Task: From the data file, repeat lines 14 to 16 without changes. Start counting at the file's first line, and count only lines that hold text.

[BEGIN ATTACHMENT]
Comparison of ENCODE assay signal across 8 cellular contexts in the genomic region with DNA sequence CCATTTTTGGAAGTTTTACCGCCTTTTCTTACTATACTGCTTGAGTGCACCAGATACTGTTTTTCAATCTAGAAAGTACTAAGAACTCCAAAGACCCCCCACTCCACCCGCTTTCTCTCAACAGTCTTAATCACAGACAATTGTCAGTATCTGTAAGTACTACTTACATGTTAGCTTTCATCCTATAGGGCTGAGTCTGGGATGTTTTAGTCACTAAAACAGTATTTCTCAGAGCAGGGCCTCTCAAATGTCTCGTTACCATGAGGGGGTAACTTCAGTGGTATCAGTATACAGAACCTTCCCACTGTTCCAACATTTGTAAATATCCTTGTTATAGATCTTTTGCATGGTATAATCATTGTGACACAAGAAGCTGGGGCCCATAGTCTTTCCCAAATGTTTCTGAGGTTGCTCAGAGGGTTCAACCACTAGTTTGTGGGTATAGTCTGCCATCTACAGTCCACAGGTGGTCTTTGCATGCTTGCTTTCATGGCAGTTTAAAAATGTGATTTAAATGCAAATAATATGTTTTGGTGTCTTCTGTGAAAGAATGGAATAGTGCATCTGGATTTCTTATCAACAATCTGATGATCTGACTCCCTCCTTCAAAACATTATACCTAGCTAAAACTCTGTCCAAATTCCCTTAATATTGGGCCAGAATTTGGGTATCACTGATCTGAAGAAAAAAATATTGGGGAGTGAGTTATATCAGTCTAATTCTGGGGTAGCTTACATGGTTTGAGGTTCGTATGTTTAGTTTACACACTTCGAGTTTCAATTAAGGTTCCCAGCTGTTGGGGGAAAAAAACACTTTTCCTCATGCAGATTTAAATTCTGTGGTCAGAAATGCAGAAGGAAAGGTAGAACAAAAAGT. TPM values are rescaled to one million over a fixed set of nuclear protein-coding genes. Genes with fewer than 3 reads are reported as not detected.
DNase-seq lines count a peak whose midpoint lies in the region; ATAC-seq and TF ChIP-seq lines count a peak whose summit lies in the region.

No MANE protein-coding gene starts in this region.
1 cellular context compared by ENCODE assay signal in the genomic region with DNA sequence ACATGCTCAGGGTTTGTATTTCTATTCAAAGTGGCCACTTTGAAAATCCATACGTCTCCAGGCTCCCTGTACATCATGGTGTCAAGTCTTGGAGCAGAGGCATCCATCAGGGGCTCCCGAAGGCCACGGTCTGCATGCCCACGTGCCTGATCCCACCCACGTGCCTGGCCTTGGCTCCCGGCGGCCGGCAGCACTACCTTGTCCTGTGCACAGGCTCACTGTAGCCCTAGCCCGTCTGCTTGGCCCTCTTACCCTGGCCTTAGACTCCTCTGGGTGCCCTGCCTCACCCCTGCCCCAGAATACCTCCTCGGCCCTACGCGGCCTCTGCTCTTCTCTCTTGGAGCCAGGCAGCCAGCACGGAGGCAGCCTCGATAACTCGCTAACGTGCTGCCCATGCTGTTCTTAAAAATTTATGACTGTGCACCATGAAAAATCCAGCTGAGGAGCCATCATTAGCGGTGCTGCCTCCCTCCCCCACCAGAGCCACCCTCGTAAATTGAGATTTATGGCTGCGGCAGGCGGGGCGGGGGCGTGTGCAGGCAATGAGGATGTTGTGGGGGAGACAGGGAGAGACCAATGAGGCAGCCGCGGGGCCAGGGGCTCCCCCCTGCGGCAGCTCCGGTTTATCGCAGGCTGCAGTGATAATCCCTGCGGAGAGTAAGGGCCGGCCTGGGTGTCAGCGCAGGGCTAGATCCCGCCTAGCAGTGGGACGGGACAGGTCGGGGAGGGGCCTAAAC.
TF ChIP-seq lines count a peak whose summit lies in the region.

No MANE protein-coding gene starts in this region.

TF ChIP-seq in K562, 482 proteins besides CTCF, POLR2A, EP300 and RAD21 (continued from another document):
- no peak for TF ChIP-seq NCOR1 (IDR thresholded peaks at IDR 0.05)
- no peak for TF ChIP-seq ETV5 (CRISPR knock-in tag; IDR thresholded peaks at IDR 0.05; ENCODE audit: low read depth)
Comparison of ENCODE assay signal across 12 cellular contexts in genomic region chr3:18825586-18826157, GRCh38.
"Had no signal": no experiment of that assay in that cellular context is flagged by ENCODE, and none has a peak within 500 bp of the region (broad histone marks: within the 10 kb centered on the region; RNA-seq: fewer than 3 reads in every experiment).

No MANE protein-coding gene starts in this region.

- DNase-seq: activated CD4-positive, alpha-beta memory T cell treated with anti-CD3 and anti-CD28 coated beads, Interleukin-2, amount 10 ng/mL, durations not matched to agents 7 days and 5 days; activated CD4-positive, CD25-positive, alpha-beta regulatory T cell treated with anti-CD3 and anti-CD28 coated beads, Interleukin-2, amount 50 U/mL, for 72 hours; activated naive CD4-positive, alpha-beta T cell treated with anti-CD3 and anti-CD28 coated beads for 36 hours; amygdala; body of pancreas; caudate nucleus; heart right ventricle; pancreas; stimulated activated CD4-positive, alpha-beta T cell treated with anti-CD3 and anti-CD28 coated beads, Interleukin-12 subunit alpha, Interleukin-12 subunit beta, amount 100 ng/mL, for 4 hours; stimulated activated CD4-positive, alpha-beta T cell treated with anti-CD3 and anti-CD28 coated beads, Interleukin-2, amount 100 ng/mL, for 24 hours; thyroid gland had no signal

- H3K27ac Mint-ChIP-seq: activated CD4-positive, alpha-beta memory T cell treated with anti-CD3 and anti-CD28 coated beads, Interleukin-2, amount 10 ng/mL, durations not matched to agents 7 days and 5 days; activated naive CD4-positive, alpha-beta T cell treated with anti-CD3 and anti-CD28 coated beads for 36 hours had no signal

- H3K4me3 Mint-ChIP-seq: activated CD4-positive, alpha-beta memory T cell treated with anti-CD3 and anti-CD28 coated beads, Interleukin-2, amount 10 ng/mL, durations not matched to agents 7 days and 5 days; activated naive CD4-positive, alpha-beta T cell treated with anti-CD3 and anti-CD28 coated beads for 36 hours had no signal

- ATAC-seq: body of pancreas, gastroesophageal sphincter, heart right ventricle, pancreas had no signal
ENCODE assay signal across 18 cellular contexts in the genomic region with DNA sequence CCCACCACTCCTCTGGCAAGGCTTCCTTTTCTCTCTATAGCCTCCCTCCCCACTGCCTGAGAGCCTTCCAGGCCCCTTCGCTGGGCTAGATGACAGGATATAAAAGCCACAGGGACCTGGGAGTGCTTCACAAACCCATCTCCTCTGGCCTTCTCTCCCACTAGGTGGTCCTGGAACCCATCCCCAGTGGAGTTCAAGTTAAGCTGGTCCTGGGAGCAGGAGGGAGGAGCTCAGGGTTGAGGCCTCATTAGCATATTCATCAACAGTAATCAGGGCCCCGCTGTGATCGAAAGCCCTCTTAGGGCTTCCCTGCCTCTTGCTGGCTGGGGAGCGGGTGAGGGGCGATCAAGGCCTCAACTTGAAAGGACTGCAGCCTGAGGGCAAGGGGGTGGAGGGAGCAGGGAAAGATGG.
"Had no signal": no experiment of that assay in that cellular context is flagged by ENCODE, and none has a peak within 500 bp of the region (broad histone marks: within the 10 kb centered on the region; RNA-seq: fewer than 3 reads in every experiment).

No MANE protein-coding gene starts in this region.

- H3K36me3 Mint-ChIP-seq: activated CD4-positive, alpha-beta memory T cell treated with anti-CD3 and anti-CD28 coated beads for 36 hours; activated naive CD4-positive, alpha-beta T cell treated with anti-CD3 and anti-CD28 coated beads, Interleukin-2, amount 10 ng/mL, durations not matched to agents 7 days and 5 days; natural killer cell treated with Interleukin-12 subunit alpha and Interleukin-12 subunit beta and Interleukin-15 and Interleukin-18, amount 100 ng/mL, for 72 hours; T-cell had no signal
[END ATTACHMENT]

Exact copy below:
- H3K27ac Mint-ChIP-seq: activated CD4-positive, alpha-beta memory T cell treated with anti-CD3 and anti-CD28 coated beads, Interleukin-2, amount 10 ng/mL, durations not matched to agents 7 days and 5 days; activated naive CD4-positive, alpha-beta T cell treated with anti-CD3 and anti-CD28 coated beads for 36 hours had no signal

- H3K4me3 Mint-ChIP-seq: activated CD4-positive, alpha-beta memory T cell treated with anti-CD3 and anti-CD28 coated beads, Interleukin-2, amount 10 ng/mL, durations not matched to agents 7 days and 5 days; activated naive CD4-positive, alpha-beta T cell treated with anti-CD3 and anti-CD28 coated beads for 36 hours had no signal

- ATAC-seq: body of pancreas, gastroesophageal sphincter, heart right ventricle, pancreas had no signal